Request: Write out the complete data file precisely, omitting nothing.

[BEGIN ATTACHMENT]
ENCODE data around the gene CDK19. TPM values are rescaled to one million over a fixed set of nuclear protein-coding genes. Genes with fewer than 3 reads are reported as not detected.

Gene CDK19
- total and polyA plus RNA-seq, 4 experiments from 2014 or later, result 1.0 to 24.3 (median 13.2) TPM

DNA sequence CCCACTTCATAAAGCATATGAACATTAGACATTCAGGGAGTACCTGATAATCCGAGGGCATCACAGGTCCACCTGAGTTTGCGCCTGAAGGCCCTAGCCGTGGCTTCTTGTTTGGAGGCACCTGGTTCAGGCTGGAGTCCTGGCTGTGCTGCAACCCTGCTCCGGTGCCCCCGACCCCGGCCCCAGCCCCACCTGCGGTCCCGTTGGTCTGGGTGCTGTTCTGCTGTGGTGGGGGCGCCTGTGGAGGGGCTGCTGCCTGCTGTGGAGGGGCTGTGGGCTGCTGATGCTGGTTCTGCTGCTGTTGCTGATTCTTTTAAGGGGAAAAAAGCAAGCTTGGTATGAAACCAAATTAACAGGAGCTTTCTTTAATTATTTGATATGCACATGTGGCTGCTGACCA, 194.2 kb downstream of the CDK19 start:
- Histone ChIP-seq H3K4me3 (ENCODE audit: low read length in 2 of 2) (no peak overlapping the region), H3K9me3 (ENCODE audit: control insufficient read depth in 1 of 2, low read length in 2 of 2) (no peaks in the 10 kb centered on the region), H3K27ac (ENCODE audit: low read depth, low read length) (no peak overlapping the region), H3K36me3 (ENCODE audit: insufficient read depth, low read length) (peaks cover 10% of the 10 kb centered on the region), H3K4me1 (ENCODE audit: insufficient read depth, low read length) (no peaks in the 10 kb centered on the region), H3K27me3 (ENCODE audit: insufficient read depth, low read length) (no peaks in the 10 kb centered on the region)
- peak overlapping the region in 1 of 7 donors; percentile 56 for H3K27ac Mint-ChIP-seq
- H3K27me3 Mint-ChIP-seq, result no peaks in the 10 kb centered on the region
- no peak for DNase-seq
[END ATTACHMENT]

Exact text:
ENCODE data around the gene CDK19. TPM values are rescaled to one million over a fixed set of nuclear protein-coding genes. Genes with fewer than 3 reads are reported as not detected.

Gene CDK19
- total and polyA plus RNA-seq, 4 experiments from 2014 or later, result 1.0 to 24.3 (median 13.2) TPM

DNA sequence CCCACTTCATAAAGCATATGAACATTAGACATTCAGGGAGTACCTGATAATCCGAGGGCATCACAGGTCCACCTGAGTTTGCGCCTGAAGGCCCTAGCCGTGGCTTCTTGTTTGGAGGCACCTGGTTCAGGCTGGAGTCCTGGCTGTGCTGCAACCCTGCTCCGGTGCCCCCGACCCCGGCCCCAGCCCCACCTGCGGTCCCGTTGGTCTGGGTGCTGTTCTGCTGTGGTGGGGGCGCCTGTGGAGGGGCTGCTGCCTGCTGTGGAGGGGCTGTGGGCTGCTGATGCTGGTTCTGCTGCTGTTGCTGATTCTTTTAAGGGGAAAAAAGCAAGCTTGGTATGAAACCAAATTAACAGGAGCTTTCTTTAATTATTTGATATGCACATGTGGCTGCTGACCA, 194.2 kb downstream of the CDK19 start:
- Histone ChIP-seq H3K4me3 (ENCODE audit: low read length in 2 of 2) (no peak overlapping the region), H3K9me3 (ENCODE audit: control insufficient read depth in 1 of 2, low read length in 2 of 2) (no peaks in the 10 kb centered on the region), H3K27ac (ENCODE audit: low read depth, low read length) (no peak overlapping the region), H3K36me3 (ENCODE audit: insufficient read depth, low read length) (peaks cover 10% of the 10 kb centered on the region), H3K4me1 (ENCODE audit: insufficient read depth, low read length) (no peaks in the 10 kb centered on the region), H3K27me3 (ENCODE audit: insufficient read depth, low read length) (no peaks in the 10 kb centered on the region)
- peak overlapping the region in 1 of 7 donors; percentile 56 for H3K27ac Mint-ChIP-seq
- H3K27me3 Mint-ChIP-seq, result no peaks in the 10 kb centered on the region
- no peak for DNase-seq